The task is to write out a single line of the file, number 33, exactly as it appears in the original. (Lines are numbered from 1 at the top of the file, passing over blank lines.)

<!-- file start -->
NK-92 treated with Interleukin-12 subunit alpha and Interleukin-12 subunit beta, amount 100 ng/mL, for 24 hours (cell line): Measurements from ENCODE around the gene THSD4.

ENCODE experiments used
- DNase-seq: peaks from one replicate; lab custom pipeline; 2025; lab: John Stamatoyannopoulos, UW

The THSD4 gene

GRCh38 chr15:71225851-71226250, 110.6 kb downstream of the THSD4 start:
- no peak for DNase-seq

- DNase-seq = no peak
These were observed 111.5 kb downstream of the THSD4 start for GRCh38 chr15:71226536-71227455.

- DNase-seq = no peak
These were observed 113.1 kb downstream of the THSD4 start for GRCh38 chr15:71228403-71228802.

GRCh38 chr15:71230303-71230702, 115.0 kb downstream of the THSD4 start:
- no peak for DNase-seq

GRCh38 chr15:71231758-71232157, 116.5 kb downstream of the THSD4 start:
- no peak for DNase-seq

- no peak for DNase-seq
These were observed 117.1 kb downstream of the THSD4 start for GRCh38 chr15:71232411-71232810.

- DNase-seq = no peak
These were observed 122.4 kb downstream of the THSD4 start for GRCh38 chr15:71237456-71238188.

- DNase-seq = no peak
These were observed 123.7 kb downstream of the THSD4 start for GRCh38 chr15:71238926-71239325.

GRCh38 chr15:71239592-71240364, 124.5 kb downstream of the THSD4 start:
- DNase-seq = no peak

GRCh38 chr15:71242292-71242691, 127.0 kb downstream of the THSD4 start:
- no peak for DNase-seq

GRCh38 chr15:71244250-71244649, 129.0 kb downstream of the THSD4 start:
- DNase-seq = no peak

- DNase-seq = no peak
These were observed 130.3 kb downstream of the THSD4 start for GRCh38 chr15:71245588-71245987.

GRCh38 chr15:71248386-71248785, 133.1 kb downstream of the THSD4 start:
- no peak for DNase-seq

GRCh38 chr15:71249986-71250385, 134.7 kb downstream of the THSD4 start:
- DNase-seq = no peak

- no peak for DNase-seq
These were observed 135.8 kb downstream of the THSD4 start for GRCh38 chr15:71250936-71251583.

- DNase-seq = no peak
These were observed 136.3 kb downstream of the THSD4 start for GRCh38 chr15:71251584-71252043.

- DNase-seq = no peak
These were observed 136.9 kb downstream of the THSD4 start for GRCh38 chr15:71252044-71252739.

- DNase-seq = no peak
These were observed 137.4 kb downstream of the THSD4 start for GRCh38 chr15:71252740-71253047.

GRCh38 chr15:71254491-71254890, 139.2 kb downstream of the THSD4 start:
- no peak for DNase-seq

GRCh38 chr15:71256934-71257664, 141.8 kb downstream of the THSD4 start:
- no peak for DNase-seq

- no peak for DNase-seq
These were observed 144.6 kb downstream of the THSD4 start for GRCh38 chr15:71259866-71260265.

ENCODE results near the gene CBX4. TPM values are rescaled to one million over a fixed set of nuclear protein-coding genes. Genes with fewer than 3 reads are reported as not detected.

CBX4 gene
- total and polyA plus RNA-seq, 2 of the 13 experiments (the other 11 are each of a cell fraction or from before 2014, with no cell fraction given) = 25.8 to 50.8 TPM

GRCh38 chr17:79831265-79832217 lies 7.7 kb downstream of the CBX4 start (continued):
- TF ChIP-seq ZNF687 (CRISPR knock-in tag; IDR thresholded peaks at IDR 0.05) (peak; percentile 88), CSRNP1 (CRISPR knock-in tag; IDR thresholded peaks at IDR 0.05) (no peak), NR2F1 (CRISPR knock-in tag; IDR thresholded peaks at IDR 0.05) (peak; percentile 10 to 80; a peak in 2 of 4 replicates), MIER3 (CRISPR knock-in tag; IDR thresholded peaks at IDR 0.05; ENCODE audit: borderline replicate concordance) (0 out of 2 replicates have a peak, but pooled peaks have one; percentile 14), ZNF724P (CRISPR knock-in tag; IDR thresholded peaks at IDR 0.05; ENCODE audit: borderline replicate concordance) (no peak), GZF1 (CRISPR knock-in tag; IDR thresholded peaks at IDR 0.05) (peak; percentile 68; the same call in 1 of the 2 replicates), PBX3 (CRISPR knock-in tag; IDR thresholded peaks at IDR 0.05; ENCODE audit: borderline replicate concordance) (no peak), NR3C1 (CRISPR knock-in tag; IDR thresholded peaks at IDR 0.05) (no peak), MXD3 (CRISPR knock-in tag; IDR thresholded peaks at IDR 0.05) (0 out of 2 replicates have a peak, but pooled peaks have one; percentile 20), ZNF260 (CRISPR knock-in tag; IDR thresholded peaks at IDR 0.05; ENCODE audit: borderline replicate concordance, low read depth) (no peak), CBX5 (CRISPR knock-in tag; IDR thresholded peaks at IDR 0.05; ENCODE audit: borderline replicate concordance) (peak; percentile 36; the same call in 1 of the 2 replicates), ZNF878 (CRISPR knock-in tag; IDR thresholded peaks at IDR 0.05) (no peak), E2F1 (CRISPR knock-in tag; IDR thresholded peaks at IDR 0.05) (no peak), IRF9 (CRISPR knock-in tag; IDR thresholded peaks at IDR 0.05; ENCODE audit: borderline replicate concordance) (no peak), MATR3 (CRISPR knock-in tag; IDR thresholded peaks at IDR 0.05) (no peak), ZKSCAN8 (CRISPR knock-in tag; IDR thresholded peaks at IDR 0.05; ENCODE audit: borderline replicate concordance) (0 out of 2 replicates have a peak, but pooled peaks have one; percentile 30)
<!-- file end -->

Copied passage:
- no peak for DNase-seq